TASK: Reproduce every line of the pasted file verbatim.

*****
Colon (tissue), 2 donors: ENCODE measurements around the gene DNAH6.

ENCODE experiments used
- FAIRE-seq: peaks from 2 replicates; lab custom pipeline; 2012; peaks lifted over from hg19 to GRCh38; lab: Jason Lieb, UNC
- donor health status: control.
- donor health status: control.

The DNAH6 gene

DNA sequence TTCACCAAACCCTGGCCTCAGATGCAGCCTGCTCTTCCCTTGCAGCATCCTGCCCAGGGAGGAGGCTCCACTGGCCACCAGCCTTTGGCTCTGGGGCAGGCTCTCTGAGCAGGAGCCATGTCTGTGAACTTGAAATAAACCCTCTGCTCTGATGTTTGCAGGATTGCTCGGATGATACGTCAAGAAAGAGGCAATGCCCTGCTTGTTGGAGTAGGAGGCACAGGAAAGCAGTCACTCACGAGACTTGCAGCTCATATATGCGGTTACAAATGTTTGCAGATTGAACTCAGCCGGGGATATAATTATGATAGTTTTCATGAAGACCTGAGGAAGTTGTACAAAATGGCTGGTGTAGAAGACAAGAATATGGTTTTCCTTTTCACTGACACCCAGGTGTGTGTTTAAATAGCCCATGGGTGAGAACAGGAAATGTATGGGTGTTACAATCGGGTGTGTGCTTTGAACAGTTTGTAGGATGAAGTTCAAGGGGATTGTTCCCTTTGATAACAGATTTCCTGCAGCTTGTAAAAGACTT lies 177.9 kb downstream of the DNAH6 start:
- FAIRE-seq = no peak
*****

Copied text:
Colon (tissue), 2 donors: ENCODE measurements around the gene DNAH6.

ENCODE experiments used
- FAIRE-seq: peaks from 2 replicates; lab custom pipeline; 2012; peaks lifted over from hg19 to GRCh38; lab: Jason Lieb, UNC
- donor health status: control.
- donor health status: control.

The DNAH6 gene

DNA sequence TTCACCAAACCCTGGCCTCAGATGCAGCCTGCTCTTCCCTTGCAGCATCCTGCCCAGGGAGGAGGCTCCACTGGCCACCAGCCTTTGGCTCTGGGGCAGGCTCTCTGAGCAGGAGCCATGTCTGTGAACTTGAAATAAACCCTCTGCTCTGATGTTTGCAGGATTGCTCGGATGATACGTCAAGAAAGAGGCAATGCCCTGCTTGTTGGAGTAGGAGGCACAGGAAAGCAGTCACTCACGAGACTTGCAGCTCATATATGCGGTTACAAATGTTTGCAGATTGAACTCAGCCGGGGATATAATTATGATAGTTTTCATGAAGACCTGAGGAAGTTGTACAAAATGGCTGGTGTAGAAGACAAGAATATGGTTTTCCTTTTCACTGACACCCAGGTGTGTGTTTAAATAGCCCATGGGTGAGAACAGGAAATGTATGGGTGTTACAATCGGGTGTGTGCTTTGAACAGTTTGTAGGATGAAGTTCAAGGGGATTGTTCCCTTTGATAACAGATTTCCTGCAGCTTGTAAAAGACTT lies 177.9 kb downstream of the DNAH6 start:
- FAIRE-seq = no peak